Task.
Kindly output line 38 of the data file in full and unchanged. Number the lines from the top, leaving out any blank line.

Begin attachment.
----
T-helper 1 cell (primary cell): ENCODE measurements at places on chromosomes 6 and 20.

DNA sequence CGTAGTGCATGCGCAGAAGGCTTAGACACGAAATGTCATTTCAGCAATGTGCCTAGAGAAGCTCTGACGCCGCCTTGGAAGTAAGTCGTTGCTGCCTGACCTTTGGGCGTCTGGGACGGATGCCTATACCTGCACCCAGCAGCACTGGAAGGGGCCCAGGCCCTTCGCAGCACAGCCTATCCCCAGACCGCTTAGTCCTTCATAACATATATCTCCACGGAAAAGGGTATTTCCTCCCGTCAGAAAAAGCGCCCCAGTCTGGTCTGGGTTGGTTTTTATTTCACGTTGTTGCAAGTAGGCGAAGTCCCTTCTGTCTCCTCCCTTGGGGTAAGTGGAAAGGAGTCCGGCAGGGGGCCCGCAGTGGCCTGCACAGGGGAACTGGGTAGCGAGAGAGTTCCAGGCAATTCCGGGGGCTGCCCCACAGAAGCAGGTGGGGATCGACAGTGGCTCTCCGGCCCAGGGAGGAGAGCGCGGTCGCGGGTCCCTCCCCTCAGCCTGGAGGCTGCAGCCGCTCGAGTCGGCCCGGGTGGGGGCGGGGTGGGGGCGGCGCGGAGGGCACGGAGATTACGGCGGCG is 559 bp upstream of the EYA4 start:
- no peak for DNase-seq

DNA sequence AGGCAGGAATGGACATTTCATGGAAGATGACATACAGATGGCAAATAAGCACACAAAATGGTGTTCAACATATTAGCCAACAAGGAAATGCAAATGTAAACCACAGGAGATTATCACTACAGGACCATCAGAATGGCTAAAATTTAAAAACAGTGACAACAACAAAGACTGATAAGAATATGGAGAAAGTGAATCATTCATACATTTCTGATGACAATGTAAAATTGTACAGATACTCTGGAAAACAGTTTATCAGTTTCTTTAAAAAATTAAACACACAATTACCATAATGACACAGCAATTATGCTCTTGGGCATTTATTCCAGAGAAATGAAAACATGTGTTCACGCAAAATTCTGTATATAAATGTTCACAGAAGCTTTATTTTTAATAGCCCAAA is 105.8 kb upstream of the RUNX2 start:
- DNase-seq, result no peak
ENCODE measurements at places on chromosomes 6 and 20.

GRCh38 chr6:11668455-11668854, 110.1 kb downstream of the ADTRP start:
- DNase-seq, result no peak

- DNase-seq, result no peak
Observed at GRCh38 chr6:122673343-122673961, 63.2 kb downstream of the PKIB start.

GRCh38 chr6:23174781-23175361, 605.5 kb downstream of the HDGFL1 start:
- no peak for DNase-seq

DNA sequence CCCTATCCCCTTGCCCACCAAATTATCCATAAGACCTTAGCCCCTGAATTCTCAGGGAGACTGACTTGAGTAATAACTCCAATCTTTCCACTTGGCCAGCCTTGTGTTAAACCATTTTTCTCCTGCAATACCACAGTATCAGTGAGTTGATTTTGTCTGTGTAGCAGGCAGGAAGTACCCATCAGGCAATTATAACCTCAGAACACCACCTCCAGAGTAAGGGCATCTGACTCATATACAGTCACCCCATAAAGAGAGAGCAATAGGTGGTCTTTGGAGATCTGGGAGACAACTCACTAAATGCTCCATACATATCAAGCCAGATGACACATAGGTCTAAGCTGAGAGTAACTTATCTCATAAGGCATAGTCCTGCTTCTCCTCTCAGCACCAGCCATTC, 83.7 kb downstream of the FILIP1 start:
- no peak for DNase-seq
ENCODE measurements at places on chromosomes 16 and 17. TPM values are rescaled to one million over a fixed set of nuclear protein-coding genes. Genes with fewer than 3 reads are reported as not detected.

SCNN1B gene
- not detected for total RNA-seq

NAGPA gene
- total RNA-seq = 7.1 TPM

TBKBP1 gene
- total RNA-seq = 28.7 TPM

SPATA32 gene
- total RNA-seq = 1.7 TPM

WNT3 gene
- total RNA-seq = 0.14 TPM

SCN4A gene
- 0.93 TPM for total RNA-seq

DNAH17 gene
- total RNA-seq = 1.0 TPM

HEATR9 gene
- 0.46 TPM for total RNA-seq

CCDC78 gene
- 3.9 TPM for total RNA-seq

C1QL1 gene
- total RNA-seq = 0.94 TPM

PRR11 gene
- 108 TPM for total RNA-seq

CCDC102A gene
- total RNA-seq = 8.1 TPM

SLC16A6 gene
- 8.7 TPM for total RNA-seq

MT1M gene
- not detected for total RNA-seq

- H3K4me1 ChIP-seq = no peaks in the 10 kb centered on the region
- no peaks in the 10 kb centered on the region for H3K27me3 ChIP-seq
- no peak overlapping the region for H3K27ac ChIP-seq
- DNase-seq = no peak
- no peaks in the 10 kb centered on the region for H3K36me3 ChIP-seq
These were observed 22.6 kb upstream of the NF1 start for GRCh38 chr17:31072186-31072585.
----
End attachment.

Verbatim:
CCDC102A gene